they will lead to treatment for diseases like diabetes,
Parkinson's disease, Alzheimer's disease, and heart failure. The
problem is controlling cell growth and differentiation. If large
numbers of embryonic stem cells are transplanted into an organ
like the brain, they grow into every cell type and form
tumor-like masses called teratomas. eventually killing their
host. The problem is thus to restrict embryonic stem cells to
produce useful cells without overgrowing. (Curt R. Freed: Proc.
Nat. Acad. Sci. 2002 99:1755,2344)

Irving L. Weissman (Stanford University, US) discusses the stem
cell debate, the author making the following points:

1) What if nuclear transplantation for the production of stem
cells is banned in the United States but allowed in other
countries (for example, China, Sweden, and the United Kingdom)?
Biomedical researchers in the United States will have to learn
of new advances by reading about them, rather than participating
in them, or they will have to leave the United States in order
to participate in research. New biomedical companies that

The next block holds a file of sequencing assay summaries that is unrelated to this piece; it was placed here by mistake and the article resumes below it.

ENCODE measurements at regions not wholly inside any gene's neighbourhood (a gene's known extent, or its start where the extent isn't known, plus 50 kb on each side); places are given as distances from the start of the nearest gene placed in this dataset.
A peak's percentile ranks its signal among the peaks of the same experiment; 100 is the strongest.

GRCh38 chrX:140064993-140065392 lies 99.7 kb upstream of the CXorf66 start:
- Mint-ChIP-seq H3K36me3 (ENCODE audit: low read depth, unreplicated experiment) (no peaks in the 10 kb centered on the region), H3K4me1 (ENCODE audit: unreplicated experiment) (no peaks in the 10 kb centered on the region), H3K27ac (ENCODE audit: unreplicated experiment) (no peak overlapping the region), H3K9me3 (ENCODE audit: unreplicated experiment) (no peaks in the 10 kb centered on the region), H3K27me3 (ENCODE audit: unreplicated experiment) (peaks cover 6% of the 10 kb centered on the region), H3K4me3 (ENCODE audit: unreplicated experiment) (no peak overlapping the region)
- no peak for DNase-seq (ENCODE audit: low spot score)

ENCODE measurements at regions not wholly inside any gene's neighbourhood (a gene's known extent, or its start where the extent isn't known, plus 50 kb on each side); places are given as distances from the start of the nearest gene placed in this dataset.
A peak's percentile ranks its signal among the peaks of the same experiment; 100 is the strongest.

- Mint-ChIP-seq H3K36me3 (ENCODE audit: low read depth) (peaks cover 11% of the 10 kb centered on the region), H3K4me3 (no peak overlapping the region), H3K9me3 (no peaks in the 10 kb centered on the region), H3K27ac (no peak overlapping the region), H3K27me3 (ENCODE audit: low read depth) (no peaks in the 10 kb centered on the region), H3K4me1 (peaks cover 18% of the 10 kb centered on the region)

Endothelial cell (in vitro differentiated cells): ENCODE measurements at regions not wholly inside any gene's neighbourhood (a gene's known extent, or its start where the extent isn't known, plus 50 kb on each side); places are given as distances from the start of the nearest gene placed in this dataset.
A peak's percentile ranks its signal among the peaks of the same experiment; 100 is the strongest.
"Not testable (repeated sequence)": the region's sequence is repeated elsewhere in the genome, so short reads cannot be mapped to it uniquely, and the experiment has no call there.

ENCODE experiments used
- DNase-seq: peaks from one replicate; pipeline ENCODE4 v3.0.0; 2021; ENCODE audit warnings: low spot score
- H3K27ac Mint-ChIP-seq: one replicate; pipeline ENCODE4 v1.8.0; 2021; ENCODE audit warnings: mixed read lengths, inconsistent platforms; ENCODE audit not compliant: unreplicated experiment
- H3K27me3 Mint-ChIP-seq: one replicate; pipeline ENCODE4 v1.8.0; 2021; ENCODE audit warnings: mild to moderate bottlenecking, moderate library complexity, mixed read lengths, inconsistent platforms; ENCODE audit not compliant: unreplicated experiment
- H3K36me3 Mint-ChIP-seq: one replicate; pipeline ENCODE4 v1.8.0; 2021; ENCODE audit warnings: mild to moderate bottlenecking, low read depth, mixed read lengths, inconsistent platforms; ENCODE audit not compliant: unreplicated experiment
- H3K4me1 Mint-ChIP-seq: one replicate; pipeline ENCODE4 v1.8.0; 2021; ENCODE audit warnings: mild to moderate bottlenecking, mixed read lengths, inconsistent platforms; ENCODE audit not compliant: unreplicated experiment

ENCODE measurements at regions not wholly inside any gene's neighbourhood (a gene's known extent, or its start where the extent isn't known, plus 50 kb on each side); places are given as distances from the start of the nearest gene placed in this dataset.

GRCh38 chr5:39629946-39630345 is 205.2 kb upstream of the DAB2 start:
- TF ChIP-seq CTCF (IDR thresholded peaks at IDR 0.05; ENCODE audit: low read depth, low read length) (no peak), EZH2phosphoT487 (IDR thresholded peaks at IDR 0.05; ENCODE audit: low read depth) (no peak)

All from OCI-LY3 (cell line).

translate these discoveries into therapies will be created in
other countries, not here. And what if these companies succeed?
Their products could not be imported to treat our patients
(according to provisions of the Weldon bill [H.R.2505] and the
Brownback bill [S.790, the "Human Cloning Prohibition Act of
2001"]), and only the wealthy would gain access to such
treatments abroad. Even if these therapies could be imported, it
is possible that physicians might withhold them from their
patients for religious reasons.

2) Unfortunately, there are few in Congress or the President's
council who can evaluate the scientific and medical issues in
order to make an appropriately informed decision. Too often in
recent Senate hearings, the views expressed by senators have
been based on articles in newspapers and popular magazines
rather than reports of the National Academies or articles in
peer-reviewed journals. Some journalists are failing the public